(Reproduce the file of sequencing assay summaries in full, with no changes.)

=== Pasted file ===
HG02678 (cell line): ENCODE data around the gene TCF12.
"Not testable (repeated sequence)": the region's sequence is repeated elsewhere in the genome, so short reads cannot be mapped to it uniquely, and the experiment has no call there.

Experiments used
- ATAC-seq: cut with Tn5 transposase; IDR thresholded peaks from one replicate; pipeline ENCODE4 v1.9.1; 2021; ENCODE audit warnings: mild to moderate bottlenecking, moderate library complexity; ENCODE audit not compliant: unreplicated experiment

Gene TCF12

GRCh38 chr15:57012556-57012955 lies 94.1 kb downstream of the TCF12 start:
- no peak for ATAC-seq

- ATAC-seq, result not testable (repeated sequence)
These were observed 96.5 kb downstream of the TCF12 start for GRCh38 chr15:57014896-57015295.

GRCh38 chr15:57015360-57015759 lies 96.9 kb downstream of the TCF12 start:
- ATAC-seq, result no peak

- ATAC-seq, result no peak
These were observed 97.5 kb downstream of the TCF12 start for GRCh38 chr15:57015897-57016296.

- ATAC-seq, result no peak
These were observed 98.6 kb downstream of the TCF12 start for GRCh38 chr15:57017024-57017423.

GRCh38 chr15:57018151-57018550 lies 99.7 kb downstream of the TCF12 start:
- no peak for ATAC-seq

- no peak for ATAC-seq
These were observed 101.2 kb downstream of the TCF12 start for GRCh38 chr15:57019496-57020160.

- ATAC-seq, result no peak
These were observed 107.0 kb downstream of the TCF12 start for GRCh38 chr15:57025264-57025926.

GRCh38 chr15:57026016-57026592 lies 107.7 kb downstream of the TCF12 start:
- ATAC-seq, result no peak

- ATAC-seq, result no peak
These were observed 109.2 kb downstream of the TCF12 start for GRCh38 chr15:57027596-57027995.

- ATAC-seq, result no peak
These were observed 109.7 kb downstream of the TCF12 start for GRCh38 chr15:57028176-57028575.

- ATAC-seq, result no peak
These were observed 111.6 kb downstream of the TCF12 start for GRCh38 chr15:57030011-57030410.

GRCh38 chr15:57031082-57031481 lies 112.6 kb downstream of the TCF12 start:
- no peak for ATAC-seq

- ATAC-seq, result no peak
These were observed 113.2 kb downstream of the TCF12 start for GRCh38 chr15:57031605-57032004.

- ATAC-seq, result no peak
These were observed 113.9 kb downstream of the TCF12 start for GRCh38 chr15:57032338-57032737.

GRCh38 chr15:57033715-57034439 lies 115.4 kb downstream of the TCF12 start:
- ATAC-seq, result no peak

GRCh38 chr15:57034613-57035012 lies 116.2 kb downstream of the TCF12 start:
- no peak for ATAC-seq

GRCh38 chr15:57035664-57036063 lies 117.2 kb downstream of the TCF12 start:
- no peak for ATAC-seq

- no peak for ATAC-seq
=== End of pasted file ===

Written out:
HG02678 (cell line): ENCODE data around the gene TCF12.
"Not testable (repeated sequence)": the region's sequence is repeated elsewhere in the genome, so short reads cannot be mapped to it uniquely, and the experiment has no call there.

Experiments used
- ATAC-seq: cut with Tn5 transposase; IDR thresholded peaks from one replicate; pipeline ENCODE4 v1.9.1; 2021; ENCODE audit warnings: mild to moderate bottlenecking, moderate library complexity; ENCODE audit not compliant: unreplicated experiment

Gene TCF12

GRCh38 chr15:57012556-57012955 lies 94.1 kb downstream of the TCF12 start:
- no peak for ATAC-seq

- ATAC-seq, result not testable (repeated sequence)
These were observed 96.5 kb downstream of the TCF12 start for GRCh38 chr15:57014896-57015295.

GRCh38 chr15:57015360-57015759 lies 96.9 kb downstream of the TCF12 start:
- ATAC-seq, result no peak

- ATAC-seq, result no peak
These were observed 97.5 kb downstream of the TCF12 start for GRCh38 chr15:57015897-57016296.

- ATAC-seq, result no peak
These were observed 98.6 kb downstream of the TCF12 start for GRCh38 chr15:57017024-57017423.

GRCh38 chr15:57018151-57018550 lies 99.7 kb downstream of the TCF12 start:
- no peak for ATAC-seq

- no peak for ATAC-seq
These were observed 101.2 kb downstream of the TCF12 start for GRCh38 chr15:57019496-57020160.

- ATAC-seq, result no peak
These were observed 107.0 kb downstream of the TCF12 start for GRCh38 chr15:57025264-57025926.

GRCh38 chr15:57026016-57026592 lies 107.7 kb downstream of the TCF12 start:
- ATAC-seq, result no peak

- ATAC-seq, result no peak
These were observed 109.2 kb downstream of the TCF12 start for GRCh38 chr15:57027596-57027995.

- ATAC-seq, result no peak
These were observed 109.7 kb downstream of the TCF12 start for GRCh38 chr15:57028176-57028575.

- ATAC-seq, result no peak
These were observed 111.6 kb downstream of the TCF12 start for GRCh38 chr15:57030011-57030410.

GRCh38 chr15:57031082-57031481 lies 112.6 kb downstream of the TCF12 start:
- no peak for ATAC-seq

- ATAC-seq, result no peak
These were observed 113.2 kb downstream of the TCF12 start for GRCh38 chr15:57031605-57032004.

- ATAC-seq, result no peak
These were observed 113.9 kb downstream of the TCF12 start for GRCh38 chr15:57032338-57032737.

GRCh38 chr15:57033715-57034439 lies 115.4 kb downstream of the TCF12 start:
- ATAC-seq, result no peak

GRCh38 chr15:57034613-57035012 lies 116.2 kb downstream of the TCF12 start:
- no peak for ATAC-seq

GRCh38 chr15:57035664-57036063 lies 117.2 kb downstream of the TCF12 start:
- no peak for ATAC-seq

- no peak for ATAC-seq